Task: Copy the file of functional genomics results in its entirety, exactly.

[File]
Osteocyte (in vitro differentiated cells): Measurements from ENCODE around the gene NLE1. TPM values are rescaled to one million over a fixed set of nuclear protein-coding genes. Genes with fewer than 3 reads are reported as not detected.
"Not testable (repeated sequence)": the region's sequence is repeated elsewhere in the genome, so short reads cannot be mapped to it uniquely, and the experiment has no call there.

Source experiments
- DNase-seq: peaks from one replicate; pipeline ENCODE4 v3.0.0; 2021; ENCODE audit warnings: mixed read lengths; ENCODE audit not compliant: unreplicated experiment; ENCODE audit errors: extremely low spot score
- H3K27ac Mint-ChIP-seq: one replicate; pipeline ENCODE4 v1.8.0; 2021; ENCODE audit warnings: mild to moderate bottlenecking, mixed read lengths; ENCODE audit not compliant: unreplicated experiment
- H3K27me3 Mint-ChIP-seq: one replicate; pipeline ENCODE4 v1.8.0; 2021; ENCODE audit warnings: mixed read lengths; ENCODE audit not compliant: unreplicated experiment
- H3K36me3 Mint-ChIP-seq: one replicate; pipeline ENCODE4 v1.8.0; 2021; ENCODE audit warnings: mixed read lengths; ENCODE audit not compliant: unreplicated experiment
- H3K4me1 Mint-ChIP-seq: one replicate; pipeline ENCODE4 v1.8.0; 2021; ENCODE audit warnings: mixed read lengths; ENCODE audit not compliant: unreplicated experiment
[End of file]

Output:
Osteocyte (in vitro differentiated cells): Measurements from ENCODE around the gene NLE1. TPM values are rescaled to one million over a fixed set of nuclear protein-coding genes. Genes with fewer than 3 reads are reported as not detected.
"Not testable (repeated sequence)": the region's sequence is repeated elsewhere in the genome, so short reads cannot be mapped to it uniquely, and the experiment has no call there.

Source experiments
- DNase-seq: peaks from one replicate; pipeline ENCODE4 v3.0.0; 2021; ENCODE audit warnings: mixed read lengths; ENCODE audit not compliant: unreplicated experiment; ENCODE audit errors: extremely low spot score
- H3K27ac Mint-ChIP-seq: one replicate; pipeline ENCODE4 v1.8.0; 2021; ENCODE audit warnings: mild to moderate bottlenecking, mixed read lengths; ENCODE audit not compliant: unreplicated experiment
- H3K27me3 Mint-ChIP-seq: one replicate; pipeline ENCODE4 v1.8.0; 2021; ENCODE audit warnings: mixed read lengths; ENCODE audit not compliant: unreplicated experiment
- H3K36me3 Mint-ChIP-seq: one replicate; pipeline ENCODE4 v1.8.0; 2021; ENCODE audit warnings: mixed read lengths; ENCODE audit not compliant: unreplicated experiment
- H3K4me1 Mint-ChIP-seq: one replicate; pipeline ENCODE4 v1.8.0; 2021; ENCODE audit warnings: mixed read lengths; ENCODE audit not compliant: unreplicated experiment